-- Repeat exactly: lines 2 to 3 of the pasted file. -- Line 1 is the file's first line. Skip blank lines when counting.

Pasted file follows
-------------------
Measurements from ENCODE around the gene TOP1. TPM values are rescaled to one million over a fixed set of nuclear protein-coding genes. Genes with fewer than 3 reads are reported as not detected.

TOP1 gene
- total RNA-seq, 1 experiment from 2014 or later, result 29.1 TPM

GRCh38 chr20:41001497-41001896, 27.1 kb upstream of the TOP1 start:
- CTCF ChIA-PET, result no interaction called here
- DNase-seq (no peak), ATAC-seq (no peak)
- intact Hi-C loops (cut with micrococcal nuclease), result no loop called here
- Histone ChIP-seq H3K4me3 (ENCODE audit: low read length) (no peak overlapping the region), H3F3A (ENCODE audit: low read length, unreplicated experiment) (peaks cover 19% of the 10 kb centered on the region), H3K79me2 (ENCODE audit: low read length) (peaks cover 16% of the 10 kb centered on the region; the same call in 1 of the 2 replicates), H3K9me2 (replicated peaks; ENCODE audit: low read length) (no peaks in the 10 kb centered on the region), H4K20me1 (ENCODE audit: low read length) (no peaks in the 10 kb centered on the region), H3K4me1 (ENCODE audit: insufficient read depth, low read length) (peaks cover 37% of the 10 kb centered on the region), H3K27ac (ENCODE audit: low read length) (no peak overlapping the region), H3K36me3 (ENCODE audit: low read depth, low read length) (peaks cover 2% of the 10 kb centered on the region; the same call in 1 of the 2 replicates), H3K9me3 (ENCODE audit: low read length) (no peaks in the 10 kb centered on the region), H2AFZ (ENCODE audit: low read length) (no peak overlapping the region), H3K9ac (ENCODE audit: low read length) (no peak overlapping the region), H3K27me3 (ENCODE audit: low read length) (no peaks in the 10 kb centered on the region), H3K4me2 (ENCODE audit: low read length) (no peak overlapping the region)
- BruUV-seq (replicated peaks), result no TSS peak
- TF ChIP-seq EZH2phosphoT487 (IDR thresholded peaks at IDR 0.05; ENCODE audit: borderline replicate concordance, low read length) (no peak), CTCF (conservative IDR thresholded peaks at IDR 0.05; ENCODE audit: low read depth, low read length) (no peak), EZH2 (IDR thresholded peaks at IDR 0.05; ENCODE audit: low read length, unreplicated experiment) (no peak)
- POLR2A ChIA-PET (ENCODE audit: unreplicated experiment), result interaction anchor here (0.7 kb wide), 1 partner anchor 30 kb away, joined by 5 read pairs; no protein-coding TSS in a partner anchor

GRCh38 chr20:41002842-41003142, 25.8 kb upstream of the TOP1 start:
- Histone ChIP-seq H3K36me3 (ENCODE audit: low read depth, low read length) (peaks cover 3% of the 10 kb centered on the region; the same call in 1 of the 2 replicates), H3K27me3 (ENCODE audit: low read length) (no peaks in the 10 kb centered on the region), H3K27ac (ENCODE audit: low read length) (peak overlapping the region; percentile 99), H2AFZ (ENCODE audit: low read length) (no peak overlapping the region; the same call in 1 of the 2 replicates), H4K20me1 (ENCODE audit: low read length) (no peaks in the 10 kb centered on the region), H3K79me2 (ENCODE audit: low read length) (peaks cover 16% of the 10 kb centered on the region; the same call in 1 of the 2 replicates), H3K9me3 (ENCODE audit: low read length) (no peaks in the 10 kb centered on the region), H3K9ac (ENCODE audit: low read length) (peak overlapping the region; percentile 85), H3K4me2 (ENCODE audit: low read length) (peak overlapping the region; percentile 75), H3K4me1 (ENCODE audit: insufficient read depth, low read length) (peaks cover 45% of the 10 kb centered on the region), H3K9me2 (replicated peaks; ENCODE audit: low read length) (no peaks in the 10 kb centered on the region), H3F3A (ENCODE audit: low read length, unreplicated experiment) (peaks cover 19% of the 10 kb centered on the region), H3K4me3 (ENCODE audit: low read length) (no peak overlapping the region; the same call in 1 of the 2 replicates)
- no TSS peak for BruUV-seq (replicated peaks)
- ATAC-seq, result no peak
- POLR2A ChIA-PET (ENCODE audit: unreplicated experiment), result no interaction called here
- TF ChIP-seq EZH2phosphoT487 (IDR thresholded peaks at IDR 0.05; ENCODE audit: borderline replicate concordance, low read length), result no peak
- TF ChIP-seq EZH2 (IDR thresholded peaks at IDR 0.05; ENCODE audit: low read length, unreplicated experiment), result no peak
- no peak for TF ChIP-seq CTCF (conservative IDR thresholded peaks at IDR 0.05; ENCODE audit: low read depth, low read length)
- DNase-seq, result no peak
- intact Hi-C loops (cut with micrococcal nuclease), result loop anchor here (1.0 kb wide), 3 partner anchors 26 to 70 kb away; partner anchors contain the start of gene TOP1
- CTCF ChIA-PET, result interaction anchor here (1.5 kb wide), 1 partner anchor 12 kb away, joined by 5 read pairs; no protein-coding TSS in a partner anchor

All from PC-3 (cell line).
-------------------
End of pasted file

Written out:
TOP1 gene
- total RNA-seq, 1 experiment from 2014 or later, result 29.1 TPM